Cheap Middle School Art Projects

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The economy not only affects our personal lives but those of our children as well. Although middle school art projects allow the students to learn in a hands-on environment, the cost of supplies for the school district puts a damper on what the kids can do. There are cheap middle school art projects that are fun and interesting that kids will enjoy creating.

Environmental Awareness

  • Kids no longer remain oblivious to what is happening in the world. They are familiar with politics, the economy and the environment. Schools everywhere are teaching how to recycle and the concept of "going green." Turn this knowledge into an art project by creating posters emphasizing the important of environmental awareness. Have the kids bring in things from home they can recycle into customized wall art. From the plastic rings on the soda cans to junk-mail flyers, let the kids create posters showing how to "Renew. Reuse. Recycle." Stage an art exhibit showing off the students' creations. Allow other faculty members to award show ribbons, best of show and honorable mention through blind judging. Contact parents, asking for donations of cookies and punch to serve during the exhibit. The kids earn some well deserved recognition, and the parents get the honor of being involved in a true cultural experience.

Seed Trees

  • Seed trees make fun, attractive gifts anyone can create with a few simple supplies. An old bottle (plastic or glass) and some seed packets transform into a great spring time gift for Mother's Day or even Easter. The kids supply the seeds, the container and twigs. Paint, string and other simple items are all that is required to plant the seed trees.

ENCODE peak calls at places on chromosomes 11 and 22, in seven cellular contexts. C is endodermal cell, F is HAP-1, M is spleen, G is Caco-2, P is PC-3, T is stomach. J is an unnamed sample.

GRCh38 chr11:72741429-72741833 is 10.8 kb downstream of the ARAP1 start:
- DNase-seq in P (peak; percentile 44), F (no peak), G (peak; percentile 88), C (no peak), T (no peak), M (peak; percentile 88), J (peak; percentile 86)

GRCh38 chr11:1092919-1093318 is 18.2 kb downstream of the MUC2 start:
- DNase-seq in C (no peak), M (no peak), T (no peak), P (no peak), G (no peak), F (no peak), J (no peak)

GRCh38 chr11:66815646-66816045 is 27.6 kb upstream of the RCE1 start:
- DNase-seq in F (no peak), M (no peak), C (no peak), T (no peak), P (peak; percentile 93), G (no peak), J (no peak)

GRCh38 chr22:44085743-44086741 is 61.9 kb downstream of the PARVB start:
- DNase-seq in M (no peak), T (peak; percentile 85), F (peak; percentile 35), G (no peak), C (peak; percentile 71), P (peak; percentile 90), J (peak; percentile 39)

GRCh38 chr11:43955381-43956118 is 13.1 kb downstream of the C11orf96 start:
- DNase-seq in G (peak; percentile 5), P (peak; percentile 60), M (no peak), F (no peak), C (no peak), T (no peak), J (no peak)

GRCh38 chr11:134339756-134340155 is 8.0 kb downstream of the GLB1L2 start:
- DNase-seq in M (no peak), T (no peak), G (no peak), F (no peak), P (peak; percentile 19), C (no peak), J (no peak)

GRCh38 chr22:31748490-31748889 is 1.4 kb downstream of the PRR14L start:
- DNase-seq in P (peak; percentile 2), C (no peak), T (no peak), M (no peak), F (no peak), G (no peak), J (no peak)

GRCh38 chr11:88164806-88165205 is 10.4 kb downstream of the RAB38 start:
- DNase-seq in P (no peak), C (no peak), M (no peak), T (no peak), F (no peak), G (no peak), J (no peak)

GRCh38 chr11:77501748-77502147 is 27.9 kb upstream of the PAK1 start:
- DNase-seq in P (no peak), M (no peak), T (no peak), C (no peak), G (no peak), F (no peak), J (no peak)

Envelopes, created out of colored paper, hold the seeds for the tree. A hole punch makes a hole, so the envelope can be tied to the trees. An old gardening catalog provides pictures of the seeds in bloom that are glued onto the the seed envelopes. Place the twigs in the bottles, hang the seed envelopes onto the twigs, and add bows or cards for gift giving. The decorating process remains with each creator as to how simple or complex the design becomes.

Self-Portrait in Cloth

  • Instead of the usual drawings of self portraits done every year, add a twist with texture and cloth. Have each child bring in a piece of material. Scrap sizes are fine. The idea is to create a picture of the student using the cloth pieces. A table set in one section of the room allows the students to gather what they need of the cloth and then going back to their own work stations and gluing the fabric into their own self-portraits. Explain texture in the material works just as well as color when trying to express hair or other identifiable features. Discussions of abstract artists, while creating this inexpensive art project, keep the experience even more educational.

References

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